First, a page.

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Welcome to Swedish Tech Weekly issue #52.
Bringing you the latest from Sweden's tech and startup industry.

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Mergers & acquisitions
  • Snow Software, a Stockholm-based provider of technology intelligence solutions, acquired Embotics, a Canada-based hybrid cloud management company. The amount was not disclosed (English).
     
  • ChromaWay, a Stockholm-based creator of blockchain infrastructure, aquired Antler Interactive, a Stockholm-based developer of mobile games. The amount was not disclosed (English, Swedish).
     
  • Inyett, a Helsingborg-based fintech providing solutions for automated checks of supplier payments for the public and private sector, has been acquired by Norwegian business software company Visma. The amount was not disclosed (English, Swedish).
Financing rounds
  • Bokio (Gothenburg, digital account services for small businesses): €4M ($4.4M) in a financing round led by Creandum (English, Swedish).
     
  • Woshapp (Stockholm, mobile-based provider of car washing services): SEK30M (€2.8M, $3.1M) from Bonnier Ventures, CSB Capital, Norrsken and Inbox Capital (English, Swedish).
     
  • iCellate (Stockholm, cancer diagnostics using blood samples): SEK23M (€2.2M, $2.4M) from existing and new shareholders (English, Swedish).
     
  • Pilloxa (Stockholm, maker of a smartphone-connected pillbox): SEK13M (€1.2M, $1.4M) from Bonnier Ventures and angel investors (English, Swedish).
     
  • Kavalri Games (Stockholm, game studio focused on horse games): SEK3M (€280K, $310K) from Coffee Stain and Goodbye Kansas Game Invest (English, Swedish).
     
  • Fotboll Sthlm (Stockholm, news site covering Swedish football): undisclosed amount from angel investors (English, Swedish).
     
  • Voady (Sundsvall, digital booking solutions for hairdressers): undisclosed amount from Per Schlingman (Swedish, machine translation).
     
  • SleepCure (Gothenburg, digital sleeping coach): undisclosed amount from G4 Capital, Novobis and Magnus Emilsson (Swedish, machine translation).
News from Swedish startups and the tech sector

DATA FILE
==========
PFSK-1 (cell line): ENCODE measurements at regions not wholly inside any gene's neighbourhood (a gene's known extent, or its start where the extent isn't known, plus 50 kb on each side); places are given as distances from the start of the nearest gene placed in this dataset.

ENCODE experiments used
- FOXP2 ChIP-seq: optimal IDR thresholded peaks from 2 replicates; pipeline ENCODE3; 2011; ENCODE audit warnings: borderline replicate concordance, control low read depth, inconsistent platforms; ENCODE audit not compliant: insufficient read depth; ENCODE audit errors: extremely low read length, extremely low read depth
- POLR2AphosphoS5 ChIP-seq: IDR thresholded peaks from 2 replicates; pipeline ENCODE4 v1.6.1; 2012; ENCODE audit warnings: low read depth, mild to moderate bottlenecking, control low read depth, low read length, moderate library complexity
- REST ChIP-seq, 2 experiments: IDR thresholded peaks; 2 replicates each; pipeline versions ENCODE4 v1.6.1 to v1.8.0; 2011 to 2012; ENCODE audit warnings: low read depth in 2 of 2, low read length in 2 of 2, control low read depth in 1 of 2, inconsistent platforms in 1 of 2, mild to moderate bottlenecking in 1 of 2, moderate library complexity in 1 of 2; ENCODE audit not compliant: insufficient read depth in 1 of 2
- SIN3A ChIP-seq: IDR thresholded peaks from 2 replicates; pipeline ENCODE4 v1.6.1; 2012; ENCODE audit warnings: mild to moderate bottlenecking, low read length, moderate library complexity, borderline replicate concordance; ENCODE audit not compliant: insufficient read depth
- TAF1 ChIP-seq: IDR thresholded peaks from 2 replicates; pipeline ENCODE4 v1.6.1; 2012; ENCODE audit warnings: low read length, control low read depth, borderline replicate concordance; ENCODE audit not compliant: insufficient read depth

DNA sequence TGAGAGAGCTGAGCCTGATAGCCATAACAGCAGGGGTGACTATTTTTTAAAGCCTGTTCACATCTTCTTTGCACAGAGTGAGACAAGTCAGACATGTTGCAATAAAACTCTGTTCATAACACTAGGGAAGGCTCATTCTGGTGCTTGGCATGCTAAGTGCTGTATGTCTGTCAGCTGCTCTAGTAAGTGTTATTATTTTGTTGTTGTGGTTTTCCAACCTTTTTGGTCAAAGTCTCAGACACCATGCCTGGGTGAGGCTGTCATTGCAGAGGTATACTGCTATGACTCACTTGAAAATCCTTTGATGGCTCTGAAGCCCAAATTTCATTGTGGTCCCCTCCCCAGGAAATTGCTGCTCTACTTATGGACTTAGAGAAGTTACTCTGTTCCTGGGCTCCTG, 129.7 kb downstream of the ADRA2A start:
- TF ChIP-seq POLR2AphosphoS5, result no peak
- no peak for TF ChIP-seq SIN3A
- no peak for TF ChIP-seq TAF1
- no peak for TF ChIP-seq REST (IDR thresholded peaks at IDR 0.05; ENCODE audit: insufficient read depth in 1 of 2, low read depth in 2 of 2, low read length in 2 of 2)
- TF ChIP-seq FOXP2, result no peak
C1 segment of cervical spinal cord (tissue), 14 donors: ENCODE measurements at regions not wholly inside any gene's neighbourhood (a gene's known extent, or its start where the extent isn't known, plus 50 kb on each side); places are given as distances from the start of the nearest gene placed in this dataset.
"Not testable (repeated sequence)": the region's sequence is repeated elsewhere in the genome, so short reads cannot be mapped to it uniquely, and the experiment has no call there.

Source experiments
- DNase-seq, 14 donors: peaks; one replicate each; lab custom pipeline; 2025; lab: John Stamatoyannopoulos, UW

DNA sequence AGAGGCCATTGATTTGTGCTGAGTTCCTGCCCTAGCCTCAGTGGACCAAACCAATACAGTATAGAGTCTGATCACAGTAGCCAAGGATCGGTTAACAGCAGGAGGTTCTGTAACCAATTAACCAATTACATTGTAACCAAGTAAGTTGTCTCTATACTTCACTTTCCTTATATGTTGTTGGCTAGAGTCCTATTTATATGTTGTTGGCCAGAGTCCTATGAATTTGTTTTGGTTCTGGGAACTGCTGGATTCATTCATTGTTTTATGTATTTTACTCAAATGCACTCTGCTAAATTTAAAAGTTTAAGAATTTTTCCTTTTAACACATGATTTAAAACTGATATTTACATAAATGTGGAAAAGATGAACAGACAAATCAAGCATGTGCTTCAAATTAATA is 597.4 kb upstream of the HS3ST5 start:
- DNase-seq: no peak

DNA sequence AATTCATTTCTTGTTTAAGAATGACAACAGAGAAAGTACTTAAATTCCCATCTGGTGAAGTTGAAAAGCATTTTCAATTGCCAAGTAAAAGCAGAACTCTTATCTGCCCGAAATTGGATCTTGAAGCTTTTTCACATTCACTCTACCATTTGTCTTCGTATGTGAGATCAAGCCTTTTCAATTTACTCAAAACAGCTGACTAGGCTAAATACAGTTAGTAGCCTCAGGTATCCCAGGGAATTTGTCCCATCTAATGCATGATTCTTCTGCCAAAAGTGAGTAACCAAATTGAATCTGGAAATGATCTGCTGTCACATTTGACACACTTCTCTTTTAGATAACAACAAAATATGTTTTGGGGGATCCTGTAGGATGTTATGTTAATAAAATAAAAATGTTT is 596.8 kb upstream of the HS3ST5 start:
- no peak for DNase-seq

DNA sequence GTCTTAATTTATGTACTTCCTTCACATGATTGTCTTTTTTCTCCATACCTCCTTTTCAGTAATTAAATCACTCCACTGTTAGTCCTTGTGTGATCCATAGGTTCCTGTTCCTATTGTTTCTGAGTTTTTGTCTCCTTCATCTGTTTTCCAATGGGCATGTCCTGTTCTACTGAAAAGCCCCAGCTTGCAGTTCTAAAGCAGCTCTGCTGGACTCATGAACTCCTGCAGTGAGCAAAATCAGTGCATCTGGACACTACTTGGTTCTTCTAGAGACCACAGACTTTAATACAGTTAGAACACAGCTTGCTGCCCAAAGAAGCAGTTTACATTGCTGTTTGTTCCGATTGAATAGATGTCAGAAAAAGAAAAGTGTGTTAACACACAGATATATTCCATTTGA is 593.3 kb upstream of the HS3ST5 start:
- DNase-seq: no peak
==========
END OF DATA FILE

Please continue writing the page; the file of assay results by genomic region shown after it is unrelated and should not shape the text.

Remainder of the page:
• Short profile of and status report from Volumental, the Stockholm-based developer of 3D foot scanning data for product recommendations and customized products (Swedish, machine translation).
     
  • Stockholm-based fintech Northmill launches Rebilla Card for customers in Sweden, a MasterCard credit card with 2% cashback and no fees (English).
     
  • Pugz, a crowdfunded Swedish maker of a new kind of earphones, has filed for bankruptcy (Swedish, machine translation).
     
  • Another bankruptcy: The insurtech startup Insurance Simplified (Swedish, machine translation).
     
  • Mist Ventures is a new Lund-based investment fund focusing on early-stage deep tech startups (English).
     
  • Payments company Klarna reported a loss of SEK417M (around $40M) for the first 9 months of 2019 (compared to a profit of SEK63M during the same period in 2018) due to a "temporary increase in credit losses" related to the company's market expansion (Swedish, machine translation).
     
  • Sebastian Siemiatkowski, CEO and co-founder of Klarna, revealed in an open-hearted interview with Dagens Nyheter that he struggled with alcoholism in the past (Swedish #1 / DN paywall, Swedish #2, machine translation).
Other interesting things
  • In a short podcast conversation, Marta Sjögren, Swedish VC at Northzone, talks about the VC firm's newest fund and the current environment for startup investing in Europe (English).
     
  • Lessons on how to make distributed work work, shared by Sandra Uddbäck, VP of Data Acquisition at Malmö-founded, distributed startup Mapillary (English).
     
  • "How to raise your next funding round", according to Creandum VC Peter Specht (English).
     
  • Reports about poor working conditions at German online retail giant Zalando's Stockholm distribution center (Swedish, machine translation).
     
  • With this week's launch for customers of Swedbank, Apple Pay is now supported by 3 out of the 5 major retail banks on the Swedish market (Swedish, machine translation).
     
  • Sweden needs to lower employment taxes on high salaried jobs in order to keep and attract the best talents, particularly in engineering and the tech industry, argues Sectra CEO Torbjörn Kronander (Swedish, machine translation).
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Martin
martin@swedishtechweekly.com
@swedishtechwkly
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